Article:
A look at the shareholders of Argo Blockchain plc (LON:ARB) can tell us which group is most powerful. Large companies usually have institutions as shareholders, and we usually see insiders owning shares in smaller companies. We also tend to see lower insider ownership in companies that were previously publicly owned.
With a market capitalization of UK£554m, Argo Blockchain is a small cap stock, so it might not be well known by many institutional investors. Our analysis of the ownership of the company, below, shows that institutional investors have bought into the company. Let’s delve deeper into each type of owner, to discover more about Argo Blockchain.
View our latest analysis for Argo Blockchain
What Does The Institutional Ownership Tell Us About Argo Blockchain?
Institutional investors commonly compare their own returns to the returns of a commonly followed index. So they generally do consider buying larger companies that are included in the relevant benchmark index.
Argo Blockchain already has institutions on the share registry. Indeed, they own a respectable stake in the company. This can indicate that the company has a certain degree of credibility in the investment community. However, it is best to be wary of relying on the supposed validation that comes with institutional investors. They too, get it wrong sometimes. It is not uncommon to see a big share price drop if two large institutional investors try to sell out of a stock at the same time. So it is worth checking the past earnings trajectory of Argo Blockchain, (below). Of course, keep in mind that there are other factors to consider, too.
We note that hedge funds don’t have a meaningful investment in Argo Blockchain. First Investments Holding Ltd is currently the company’s largest shareholder with 11% of shares outstanding. In comparison, the second and third largest shareholders hold about 5.8% and 4.8% of the stock.
On studying our ownership data, we found that 25 of the top shareholders collectively own less than 50% of the share register, implying that no single individual has a majority interest.
While studying institutional ownership for a company can add value to your research, it is also a good practice to research analyst recommendations to get a deeper understand of a stock’s expected performance. There is a little analyst coverage of the stock, but not much. So there is room for it to gain more coverage.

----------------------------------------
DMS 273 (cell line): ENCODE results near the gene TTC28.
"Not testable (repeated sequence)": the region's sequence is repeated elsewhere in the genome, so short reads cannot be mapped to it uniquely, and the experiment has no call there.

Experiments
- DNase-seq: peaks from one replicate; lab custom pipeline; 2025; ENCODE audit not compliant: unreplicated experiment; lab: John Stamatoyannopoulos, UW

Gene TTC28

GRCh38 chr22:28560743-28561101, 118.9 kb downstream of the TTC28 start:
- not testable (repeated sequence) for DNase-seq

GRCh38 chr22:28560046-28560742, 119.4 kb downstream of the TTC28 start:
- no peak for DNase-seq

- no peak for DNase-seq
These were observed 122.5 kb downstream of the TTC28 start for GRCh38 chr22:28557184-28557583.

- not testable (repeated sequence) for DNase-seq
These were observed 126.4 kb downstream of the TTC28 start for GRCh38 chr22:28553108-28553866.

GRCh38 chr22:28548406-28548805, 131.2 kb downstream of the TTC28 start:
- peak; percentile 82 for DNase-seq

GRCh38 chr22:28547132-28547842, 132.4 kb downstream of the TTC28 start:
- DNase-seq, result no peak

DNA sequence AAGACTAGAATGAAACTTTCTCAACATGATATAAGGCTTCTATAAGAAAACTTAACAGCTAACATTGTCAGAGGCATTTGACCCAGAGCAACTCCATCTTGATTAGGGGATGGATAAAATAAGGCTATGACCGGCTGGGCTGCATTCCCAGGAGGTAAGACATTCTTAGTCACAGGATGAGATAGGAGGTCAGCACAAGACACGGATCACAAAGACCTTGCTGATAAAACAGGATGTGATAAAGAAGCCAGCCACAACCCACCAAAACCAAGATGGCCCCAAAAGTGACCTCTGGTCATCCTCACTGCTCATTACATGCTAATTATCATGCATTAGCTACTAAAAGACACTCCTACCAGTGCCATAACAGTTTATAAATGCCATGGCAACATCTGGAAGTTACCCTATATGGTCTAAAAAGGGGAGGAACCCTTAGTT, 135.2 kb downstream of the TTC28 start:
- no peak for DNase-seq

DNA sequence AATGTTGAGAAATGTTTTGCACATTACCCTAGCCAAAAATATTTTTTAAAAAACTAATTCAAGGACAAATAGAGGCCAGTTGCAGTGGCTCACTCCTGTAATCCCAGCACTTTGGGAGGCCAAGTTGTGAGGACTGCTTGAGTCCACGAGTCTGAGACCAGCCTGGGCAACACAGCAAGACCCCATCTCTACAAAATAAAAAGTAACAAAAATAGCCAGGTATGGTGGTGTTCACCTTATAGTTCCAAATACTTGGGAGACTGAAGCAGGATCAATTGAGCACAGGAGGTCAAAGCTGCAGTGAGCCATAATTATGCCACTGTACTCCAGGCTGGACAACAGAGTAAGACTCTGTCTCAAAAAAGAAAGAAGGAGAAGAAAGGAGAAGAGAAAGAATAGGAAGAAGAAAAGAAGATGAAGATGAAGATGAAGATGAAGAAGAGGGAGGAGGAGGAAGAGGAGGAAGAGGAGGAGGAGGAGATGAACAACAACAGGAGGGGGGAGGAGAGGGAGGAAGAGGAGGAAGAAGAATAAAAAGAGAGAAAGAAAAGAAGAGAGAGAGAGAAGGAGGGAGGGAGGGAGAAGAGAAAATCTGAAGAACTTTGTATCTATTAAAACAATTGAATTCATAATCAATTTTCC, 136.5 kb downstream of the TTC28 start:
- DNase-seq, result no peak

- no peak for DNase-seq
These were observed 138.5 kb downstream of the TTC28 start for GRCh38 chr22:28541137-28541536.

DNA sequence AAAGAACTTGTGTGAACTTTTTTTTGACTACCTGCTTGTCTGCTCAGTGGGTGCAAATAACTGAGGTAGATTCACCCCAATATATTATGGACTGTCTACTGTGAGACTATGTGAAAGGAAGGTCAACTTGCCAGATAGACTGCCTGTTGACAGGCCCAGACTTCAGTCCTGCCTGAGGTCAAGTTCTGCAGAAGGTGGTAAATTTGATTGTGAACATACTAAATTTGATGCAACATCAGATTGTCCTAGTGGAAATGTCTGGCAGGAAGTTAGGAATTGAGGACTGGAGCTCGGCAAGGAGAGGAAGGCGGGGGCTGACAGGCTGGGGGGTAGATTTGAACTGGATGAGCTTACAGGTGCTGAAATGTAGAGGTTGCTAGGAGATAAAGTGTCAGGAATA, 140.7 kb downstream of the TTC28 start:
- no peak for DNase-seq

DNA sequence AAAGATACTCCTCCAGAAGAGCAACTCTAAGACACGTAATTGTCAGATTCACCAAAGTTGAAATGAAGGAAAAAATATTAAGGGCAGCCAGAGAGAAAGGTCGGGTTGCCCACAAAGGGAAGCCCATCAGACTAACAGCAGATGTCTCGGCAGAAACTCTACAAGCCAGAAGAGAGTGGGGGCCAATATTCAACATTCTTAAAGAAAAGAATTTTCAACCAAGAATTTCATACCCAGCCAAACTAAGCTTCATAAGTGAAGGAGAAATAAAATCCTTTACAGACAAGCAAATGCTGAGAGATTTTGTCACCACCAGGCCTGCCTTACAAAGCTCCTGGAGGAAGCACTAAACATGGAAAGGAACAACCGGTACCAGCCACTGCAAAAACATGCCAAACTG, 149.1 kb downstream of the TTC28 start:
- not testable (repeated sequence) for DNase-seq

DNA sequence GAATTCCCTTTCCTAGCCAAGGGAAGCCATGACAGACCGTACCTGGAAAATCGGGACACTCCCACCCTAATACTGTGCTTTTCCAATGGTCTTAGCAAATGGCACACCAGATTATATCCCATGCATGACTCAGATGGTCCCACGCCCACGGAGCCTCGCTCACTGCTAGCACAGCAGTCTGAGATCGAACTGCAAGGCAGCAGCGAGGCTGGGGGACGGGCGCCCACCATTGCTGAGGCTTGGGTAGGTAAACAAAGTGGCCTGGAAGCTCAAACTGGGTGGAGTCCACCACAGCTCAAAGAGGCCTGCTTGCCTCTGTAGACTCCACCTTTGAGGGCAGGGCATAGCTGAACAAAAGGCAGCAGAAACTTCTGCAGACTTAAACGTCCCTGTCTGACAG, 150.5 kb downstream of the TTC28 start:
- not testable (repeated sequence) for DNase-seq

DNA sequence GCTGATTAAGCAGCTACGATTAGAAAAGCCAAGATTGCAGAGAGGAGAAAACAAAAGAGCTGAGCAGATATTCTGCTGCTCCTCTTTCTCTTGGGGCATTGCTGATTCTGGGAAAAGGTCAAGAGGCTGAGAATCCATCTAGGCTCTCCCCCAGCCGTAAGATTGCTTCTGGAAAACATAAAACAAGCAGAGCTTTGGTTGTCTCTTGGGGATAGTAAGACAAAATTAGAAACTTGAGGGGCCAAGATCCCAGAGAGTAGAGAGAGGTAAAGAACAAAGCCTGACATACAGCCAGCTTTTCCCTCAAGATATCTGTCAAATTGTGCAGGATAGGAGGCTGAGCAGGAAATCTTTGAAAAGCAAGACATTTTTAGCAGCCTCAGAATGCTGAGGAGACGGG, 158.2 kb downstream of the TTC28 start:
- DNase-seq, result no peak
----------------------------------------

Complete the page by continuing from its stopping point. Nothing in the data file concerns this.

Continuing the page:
Insider Ownership Of Argo Blockchain
While the precise definition of an insider can be subjective, almost everyone considers board members to be insiders. Company management run the business, but the CEO will answer to the board, even if he or she is a member of it.
Insider ownership is positive when it signals leadership are thinking like the true owners of the company. However, high insider ownership can also give immense power to a small group within the company. This can be negative in some circumstances.
Our data suggests that insiders own under 1% of Argo Blockchain plc in their own names. But they may have an indirect interest through a corporate structure that we haven’t picked up on. It appears that the board holds about UK£1.5m worth of stock. This compares to a market capitalization of UK£554m. I generally like to see a board more invested. However it might be worth checking if those insiders have been buying.
General Public Ownership
The general public holds a substantial 51% stake in Argo Blockchain, suggesting it is a fairly popular stock. This level of ownership gives investors from the wider public some power to sway key policy decisions such as board composition, executive compensation, and the dividend payout ratio.
Private Company Ownership
Our data indicates that Private Companies hold 14%, of the company’s shares. Private companies may be related parties. Sometimes insiders have an interest in a public company through a holding in a private company, rather than in their own capacity as an individual. While it’s hard to draw any broad stroke conclusions, it is worth noting as an area for further research.
I find it very interesting to look at who exactly owns a company. But to truly gain insight, we need to consider other information, too. Consider for instance, the ever-present spectre of investment risk. We’ve identified 4 warning signs with Argo Blockchain , and understanding them should be part of your investment process.
If you are like me, you may want to think about whether this company will grow or shrink. Luckily, you can check this free report showing analyst forecasts for its future.
NB: Figures in this article are calculated using data from the last twelve months, which refer to the 12-month period ending on the last date of the month the financial statement is dated. This may not be consistent with full year annual report figures.
This article by Simply Wall St is general in nature. It does not constitute a recommendation to buy or sell any stock, and does not take account of your objectives, or your financial situation. We aim to bring you long-term focused analysis driven by fundamental data. Note that our analysis may not factor in the latest price-sensitive company announcements or qualitative material. Simply Wall St has no position in any stocks mentioned.
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